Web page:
Archive for April, 2012
“Businesses conduct hundreds of thousands of randomized trials each year. Pharmaceutical companies conduct thousands more. But government? Hardly any.”
–David Brooks, The New York Times, 4/26/12 editorial seen here
For those of us in the know about statistical tools this statement provides light at the end of a long tunnel. However, this columnist gets a bit carried away by the idea that an FDA-like agency inject controlled experiments throughout government.
Although it’s great to see such enthusiasm for proactive studies based on sound statistical principles, I prefer the lower-profile approaches documented by Boston Globe Op-Ed writer Gareth Cook in this May 2011 column. He cites a number of examples where rigorous experiments solved social problems, albeit by baby steps. Included in his cases are “aggressively particular” successes by a group of MIT economists who are known as the “randomistas”—a play on their application of randomized controlled trials.
Evidently the obvious success of Google (12,000 randomized experiments in 2009, according to Brooks) and others reaching out over the internet has caught the attention of the mass media. Provided they don’t promote randomistas running wild, some good will come of this, I feel sure.
Prompted by an ever-growing flow of statistical questions from overseas, Stat-Ease Consultant Wayne Adams, recently circulated this Wikipedia link that provides a breakdown on countries using a decimal point versus a comma for the radix point—the separator of the integer part from the fractional side of a number.
For more background on decimal styles over time and place see this Science Editor article by Amelia Williamson. It credits Scottish mathematician John Napier* for being the first to use a period. However, it seems that he wavered later by using a comma, thus setting the stage for this being an alternative. Given the use of commas to separate thousands from millions and millions from billions and so on, numbers can be misinterpreted by several orders of magnitude very easily if you do not keep a sharp eye on the source.
So, all you math & stats boffins—watch it!
*As detailed in this 2009 blog I first learned of this fellow from seeing his bones on display at IBM’s Watson Research Center in New York.
One of my favorite blogs, Flowing Data, provided me the heads-up on a great lecture by Adam Savage (the Mythbuster’s guy) called “Simple ideas lead to scientific discoveries”. I really enjoyed all of his stories, but especially the one on Hippolyte Fizeau’s measurement of the speed of light in 1849. Ingenious!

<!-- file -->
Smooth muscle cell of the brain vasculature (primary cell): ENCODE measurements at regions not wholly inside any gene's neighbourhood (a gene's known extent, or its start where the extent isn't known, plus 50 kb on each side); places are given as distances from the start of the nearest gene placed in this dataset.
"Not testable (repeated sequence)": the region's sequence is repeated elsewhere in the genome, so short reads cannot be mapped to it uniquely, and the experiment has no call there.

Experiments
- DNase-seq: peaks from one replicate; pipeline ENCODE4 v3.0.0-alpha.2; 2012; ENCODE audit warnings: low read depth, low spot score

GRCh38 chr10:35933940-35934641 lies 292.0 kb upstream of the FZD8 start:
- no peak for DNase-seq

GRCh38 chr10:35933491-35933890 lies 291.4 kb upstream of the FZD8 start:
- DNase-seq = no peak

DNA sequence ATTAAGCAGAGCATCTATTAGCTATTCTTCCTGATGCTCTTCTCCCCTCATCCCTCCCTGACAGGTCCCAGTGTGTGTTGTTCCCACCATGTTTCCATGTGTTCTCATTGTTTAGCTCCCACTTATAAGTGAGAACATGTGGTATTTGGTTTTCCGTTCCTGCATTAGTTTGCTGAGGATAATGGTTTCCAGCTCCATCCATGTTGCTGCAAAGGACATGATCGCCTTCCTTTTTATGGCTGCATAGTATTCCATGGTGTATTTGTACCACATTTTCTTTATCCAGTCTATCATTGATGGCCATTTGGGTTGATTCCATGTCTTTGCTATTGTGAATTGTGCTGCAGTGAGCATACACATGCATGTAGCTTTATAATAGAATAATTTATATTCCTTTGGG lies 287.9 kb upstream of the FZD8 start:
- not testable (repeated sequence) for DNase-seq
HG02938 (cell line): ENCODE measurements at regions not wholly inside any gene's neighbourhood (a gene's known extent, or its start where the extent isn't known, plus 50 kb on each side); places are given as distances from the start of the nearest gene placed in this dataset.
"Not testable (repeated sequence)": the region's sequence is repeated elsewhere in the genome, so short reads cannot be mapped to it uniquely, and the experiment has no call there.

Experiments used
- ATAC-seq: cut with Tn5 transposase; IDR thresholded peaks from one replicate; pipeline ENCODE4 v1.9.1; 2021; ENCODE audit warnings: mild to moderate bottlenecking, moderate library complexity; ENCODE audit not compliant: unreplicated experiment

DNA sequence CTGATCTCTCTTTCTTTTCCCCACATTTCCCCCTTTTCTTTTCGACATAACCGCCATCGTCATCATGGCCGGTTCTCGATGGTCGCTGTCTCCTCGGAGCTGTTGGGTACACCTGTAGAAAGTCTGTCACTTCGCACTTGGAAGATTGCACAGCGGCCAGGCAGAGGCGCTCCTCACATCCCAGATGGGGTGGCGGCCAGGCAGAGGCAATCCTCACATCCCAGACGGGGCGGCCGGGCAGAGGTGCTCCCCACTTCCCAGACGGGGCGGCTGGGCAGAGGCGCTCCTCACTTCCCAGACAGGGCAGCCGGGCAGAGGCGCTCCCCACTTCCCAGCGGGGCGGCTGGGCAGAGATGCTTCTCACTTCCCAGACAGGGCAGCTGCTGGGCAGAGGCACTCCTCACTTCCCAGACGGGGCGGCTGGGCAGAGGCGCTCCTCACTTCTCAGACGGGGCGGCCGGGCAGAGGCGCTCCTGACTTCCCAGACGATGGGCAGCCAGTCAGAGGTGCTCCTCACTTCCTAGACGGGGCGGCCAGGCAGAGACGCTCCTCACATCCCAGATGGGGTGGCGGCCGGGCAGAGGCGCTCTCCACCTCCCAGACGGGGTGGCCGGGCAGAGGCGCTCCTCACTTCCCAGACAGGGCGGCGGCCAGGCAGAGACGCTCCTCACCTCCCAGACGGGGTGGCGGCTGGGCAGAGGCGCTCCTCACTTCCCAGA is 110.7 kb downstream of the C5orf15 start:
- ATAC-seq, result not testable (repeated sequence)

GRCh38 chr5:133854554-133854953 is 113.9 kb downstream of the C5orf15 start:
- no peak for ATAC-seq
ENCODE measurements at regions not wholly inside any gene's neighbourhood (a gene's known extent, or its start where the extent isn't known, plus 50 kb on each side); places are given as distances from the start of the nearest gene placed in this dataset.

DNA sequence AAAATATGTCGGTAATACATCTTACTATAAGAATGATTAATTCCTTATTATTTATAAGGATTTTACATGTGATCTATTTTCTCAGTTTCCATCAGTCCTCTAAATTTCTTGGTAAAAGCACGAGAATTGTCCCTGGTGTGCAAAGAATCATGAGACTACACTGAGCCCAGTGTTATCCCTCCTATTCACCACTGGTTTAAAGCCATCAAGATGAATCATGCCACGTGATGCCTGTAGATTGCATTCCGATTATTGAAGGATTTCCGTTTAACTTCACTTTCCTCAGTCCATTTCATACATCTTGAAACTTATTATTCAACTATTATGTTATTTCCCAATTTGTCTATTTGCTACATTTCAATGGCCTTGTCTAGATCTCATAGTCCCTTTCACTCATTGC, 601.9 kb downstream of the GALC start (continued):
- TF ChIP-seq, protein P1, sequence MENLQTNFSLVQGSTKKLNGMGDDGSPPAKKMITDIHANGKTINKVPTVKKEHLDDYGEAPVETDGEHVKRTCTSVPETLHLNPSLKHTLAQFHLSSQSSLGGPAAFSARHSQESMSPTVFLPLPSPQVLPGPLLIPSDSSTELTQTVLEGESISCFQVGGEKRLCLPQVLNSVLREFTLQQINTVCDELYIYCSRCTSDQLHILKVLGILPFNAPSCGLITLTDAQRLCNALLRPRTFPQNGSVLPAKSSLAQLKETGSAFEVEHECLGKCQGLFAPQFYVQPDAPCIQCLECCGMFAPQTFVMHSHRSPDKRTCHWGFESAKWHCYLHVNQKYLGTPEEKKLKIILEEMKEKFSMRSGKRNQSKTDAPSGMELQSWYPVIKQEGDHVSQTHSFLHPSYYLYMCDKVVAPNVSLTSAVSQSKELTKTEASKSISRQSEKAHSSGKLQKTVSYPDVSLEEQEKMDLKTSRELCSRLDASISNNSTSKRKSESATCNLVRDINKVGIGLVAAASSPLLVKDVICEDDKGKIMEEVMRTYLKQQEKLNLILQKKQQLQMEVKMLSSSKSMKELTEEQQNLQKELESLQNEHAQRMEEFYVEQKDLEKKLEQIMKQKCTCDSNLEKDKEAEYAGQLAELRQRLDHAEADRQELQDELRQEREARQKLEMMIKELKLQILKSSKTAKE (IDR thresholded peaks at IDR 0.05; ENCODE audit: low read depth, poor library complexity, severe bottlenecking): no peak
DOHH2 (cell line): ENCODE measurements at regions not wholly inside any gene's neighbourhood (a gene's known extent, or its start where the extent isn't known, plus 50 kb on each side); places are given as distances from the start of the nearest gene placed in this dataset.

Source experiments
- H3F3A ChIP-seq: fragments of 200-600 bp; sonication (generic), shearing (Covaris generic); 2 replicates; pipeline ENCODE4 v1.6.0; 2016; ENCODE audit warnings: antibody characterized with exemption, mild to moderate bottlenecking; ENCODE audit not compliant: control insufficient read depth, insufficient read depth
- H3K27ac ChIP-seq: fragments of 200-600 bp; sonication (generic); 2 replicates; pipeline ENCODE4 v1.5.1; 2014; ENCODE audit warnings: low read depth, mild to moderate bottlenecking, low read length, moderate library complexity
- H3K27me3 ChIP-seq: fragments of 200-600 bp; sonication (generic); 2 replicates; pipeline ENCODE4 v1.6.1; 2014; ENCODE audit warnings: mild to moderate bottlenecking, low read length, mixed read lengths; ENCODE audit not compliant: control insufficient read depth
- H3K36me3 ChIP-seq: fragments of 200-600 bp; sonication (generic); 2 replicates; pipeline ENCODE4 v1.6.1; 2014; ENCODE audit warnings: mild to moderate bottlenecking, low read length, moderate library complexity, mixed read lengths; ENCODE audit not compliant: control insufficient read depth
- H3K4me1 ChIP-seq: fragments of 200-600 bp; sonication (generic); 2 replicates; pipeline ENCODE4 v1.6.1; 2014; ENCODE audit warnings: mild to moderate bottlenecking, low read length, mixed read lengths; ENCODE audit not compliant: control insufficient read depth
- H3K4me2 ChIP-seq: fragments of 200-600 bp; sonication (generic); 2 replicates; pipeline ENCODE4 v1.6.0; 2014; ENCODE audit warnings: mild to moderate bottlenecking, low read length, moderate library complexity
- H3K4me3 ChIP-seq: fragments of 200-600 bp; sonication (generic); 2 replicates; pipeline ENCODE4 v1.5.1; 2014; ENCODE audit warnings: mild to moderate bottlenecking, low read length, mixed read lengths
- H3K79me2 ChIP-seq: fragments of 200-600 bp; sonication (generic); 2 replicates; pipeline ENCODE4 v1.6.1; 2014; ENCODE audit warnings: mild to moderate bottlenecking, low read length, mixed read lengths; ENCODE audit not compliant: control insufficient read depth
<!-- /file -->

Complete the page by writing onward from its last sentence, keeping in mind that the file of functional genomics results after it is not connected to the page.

Coincidentally, my brother Paul forwarded me a detailing of how one can measure the speed of light with a tray of mini-marshmallows! Check it out at this Science Blog written by theoretical astrophysicist Ethan Siegel. This sharp-fingered fellow (if you view his blog you will see what I mean) goes on to tout a marshmallow-made diorama that ‘peeps’ recent claims of particles going faster than the speed of light.
That leads me to puffing up my daughter Emily, who achieved the “peeple’s choice” award in the Saint Paul Pioneer Press Ninth Annual Marshmallow Peeps Diorama Contest. She and two of her closest peeps produced The Mupeeps Take Minnepeepolis. It looks very much like the view out of my window from Stat-Ease headquarters east of downtown Minneapolis.
By the way, my favorite Muppets are Bunsen and Beaker. See them demo their invention of fireproof paper here. At the Muppets Lab one should always be prepared with fresh marshmallows on a stick. I advise going for two at a time. o——<8
The $640 million jackpot in the Mega Millions lottery Friday night created a huge buzz. Unfortunately this fizzled out for all but the three big winners in Illinois, Kansas, and Maryland. Even we analytical types get swept up in the frenzy, seeing as how the money sunk in prior drawings brings the expected value over 100 percent. Yes, the odds of 1 in 176,000,000 remain daunting, but it sure is fun to have a few numbers to play with.
The really gutsy lottery wonks focus on other games where situations arise that make huge bets nearly a sure thing. For example, see this Boston Globe heads-up on “a game with a windfall for a knowing few”. Imagine showing up at your corner gas station with $100,000s in cash for lottery tickets—that would be a great day for the own, especially given the seller earns a commission that can grow to $100,000 for some jackpots.
“Bettors like the Selbees, who spent at least $500,000 on the game, had almost no risk of losing money.”
- Mark Kon, a professor of math and statistics at Boston University